Today is the birthday of William Ellsworth Robinson, better known as Chung Ling Soo. But to properly appreciate who he was, we must first discuss his illustrious predecessor…Ching Ling Foo…
CHING LING FOO
How ironic that in a time when Chinese were being deported and turned away at U.S. borders by the thousands, and when the ones that remained were coolies working on the railroad for mere pennies, it was actually so fashionable to be a Chinese magician that numerous non-Chinese went to great lengths to seem one.
The craze was started by a man calling himself “Ching Ling Foo, Court Conjurer to the Empress of China”. His real name was Chee Ling Qua and he made a big splash at the Trans-Mississippi Exhibition in Omaha in 1898. You’d make a splash too if you performed his tricks. His speciality was materializing large containers of liquid from under a cloth: a 90 lb. bowl of water, a barrel-sized container of milk, an enormous tub of water in which ducks were floating. From his mysterious “Foo Can” he would pour an endless stream of water. He could also blow smoke from his mouth that turned into streamers and even a nine foot pole, introduced “torn and restored paper” and conjured up his 3 year old daughter Chee Toy.
Ching played the exhibition for four months, then took vaudeville bookings on the Keith circuit.
Here he is with Houdini:
After a year, he was so wildly successful that countless imitators sprang up with similar names and acts. Among them were: Tung Pin Soo, Long Talk Sam, Han Pin Chien, Li Ho Chang, Rush Ling Toy, Chin Sun Loo and more than one of each of the following: Chung Ling Sen, Chung Ling Hee, and Chung Ling Fee. But the grandaddy of all these was…
CHUNG LING SOO, “The Celestial Chinese Conjurer”
As the similarity of his name to Ching’s suggests, Chung Ling Soo was one of the most shameless copycats of all time, and one of the most successful, up there with Billy West, the silent film comedian who looked, dressed and acted like Charlie Chaplin or the Great Boudini, one of scores of Houdini rip-offs. As someone once said, “Sometimes what matters is not who comes in first, it’s who comes in second.”
Chung was really William Elsworth Robinson. He would have been just a footnote in this history like all of those other Ching Ling Foo imitators, but for one small detail: he was actually a better magician than Ching! Robinson had started performing magic at age 14 and had apprenticed with Harry Kellar and Herrman the Great, before becoming Achmed Ben Ali with an act he’d stolen from a magician in Germany named Ben Ali Bey. Sure, Arabia if pretty mysterious and pretty eastern, but you don’t get more mysterious-eastern than China and in 1900, Robinson (Ben Ali) decided to lift a page from Ching’s book, and, then, what the hell, lift the whole book. In short order, Chung became better known than Ching, and it must have begun to eat into Ching’s business, for it prompted him to issue a public challenge, offering $1,000 to any magician who could do Ching’s tricks. In his hubris, Ching hadn’t counted on one thing…Chung could do Ching’s tricks better than Ching could. When Chung did so publicly during his act, he went by Keith’s Union Square theatre where Ching was performing to collect – and found the door barred. In short, Ching welched.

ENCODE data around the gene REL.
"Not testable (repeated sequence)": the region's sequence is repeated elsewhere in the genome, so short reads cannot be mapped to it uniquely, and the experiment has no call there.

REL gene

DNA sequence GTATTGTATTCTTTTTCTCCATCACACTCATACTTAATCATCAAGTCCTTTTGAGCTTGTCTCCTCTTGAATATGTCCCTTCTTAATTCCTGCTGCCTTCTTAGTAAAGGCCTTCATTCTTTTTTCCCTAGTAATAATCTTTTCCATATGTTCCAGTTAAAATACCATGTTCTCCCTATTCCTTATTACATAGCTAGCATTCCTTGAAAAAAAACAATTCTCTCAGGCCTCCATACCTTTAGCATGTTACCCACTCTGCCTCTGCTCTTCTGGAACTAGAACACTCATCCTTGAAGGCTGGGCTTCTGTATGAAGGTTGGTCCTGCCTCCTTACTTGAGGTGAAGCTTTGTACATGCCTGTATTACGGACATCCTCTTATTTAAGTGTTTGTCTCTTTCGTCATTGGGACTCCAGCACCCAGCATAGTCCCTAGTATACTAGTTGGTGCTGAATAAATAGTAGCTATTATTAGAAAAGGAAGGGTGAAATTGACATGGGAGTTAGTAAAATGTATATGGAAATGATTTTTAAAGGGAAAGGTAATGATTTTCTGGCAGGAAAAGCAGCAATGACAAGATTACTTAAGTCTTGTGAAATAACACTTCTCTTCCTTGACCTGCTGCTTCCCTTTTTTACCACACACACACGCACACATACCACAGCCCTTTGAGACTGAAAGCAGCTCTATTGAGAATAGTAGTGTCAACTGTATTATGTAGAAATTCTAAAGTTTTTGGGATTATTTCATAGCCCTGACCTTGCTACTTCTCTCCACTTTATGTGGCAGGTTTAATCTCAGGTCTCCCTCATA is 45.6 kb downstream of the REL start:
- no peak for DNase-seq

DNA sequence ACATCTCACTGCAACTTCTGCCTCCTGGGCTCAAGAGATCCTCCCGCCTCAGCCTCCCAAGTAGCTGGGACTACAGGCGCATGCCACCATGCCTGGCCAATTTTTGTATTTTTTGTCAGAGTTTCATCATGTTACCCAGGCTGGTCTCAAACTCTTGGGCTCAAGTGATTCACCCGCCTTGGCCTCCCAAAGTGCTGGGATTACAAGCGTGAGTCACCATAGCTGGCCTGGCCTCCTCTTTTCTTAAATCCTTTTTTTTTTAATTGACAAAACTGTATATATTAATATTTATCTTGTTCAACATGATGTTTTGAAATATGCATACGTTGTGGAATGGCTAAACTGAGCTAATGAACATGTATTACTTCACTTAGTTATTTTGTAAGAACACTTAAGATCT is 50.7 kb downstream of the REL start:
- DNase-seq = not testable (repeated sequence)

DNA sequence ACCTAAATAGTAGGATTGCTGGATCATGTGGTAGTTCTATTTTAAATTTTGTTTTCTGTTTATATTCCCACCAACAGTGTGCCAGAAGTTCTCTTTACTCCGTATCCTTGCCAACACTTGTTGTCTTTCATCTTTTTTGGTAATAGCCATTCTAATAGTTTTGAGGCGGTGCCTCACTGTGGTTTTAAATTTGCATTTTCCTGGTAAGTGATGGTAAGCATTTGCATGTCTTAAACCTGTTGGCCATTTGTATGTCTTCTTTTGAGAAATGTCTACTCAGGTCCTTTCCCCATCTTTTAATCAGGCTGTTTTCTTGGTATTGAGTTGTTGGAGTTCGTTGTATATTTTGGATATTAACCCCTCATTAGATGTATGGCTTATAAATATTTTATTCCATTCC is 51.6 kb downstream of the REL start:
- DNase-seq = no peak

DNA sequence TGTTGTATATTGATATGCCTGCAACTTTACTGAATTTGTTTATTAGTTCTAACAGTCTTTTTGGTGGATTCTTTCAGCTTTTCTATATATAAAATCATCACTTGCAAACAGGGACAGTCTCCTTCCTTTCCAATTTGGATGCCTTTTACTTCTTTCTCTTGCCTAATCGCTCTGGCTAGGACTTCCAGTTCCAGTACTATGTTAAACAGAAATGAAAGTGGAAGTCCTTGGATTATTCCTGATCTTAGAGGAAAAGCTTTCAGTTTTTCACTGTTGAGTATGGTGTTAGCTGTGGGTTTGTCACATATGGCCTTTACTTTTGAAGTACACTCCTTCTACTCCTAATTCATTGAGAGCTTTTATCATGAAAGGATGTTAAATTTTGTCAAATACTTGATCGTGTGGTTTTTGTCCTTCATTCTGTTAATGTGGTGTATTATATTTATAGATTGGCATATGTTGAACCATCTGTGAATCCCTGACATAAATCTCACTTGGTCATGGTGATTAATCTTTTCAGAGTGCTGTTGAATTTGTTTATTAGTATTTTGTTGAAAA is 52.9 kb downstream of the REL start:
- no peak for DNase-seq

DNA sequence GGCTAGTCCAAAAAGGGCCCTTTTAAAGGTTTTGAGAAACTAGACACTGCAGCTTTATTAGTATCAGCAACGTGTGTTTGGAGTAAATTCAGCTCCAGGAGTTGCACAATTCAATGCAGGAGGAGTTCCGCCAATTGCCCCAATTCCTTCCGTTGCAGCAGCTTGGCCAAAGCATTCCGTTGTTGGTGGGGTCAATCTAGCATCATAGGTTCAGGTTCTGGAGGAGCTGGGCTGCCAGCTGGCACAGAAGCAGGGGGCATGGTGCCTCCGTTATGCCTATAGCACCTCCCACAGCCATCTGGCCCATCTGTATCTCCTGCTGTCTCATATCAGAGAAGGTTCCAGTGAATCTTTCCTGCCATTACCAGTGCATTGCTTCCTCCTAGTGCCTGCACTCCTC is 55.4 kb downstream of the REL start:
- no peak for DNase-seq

While Ching may have been the real McCoy (or should I say the real Chee Toy?), Chung was the superior showman, more “Chinese” than an actual Chinese person, because he knew just what the mostly-white audience’s biases were. He gave them the dime-store Chinaman they wanted, something an actual Chinese person could never hope to fathom. In vaudeville, phony tended to play better than authentic. Chung made his entrance from the ceiling suspended by his Manchurian pigtail. Ching would never do any such thing for the simple reason that his pigtail was real! Chung went the whole nine yards, even speaking only in mock Chinese and conducting press interviews through an interpreter.
When Chung followed Ching to London, he started outdrawing him again. Ching was forced to issue another challenge: 1,000 pounds if he could 10 of his 20 tricks. When Chung did so, Ching once again failed to appear.
Over the years, Chung continued to enhance his act. In 1909, he toured Australia. In one trick, he threw dead animals into a boiling cauldron, from which they subsequently emerged alive. In an illusion called “The Birth of the Pearl”, he materialized an assistant from a large oyster shell. A trick he did in 1912 was called “The Dream of Wealth”. In it, heated milk turned into a shower of silver coins, then bank notes.
But Ching must have put some kind of a Chinese curse on him, for in 1918, W.E. Robinson a.k.a Chung Ling Soo died onstage in a freak accident. Have you ever watched a magician catch a bullet shot from a gun, and ask yourself, “How does he do that? Isn’t that dangerous?” The answer is, yes. Yes, it is. Chung’s trick gun fired a real bullet into his chest at the Wood Green Empire theatre in London. Cosmic justice of a sort, wouldn’t you say?
To learn about the roots of variety entertainment, consult No Applause, Just Throw Money: The Book That Made Vaudeville Famous, available at Amazon, Barnes and Noble, and wherever nutty books are sold.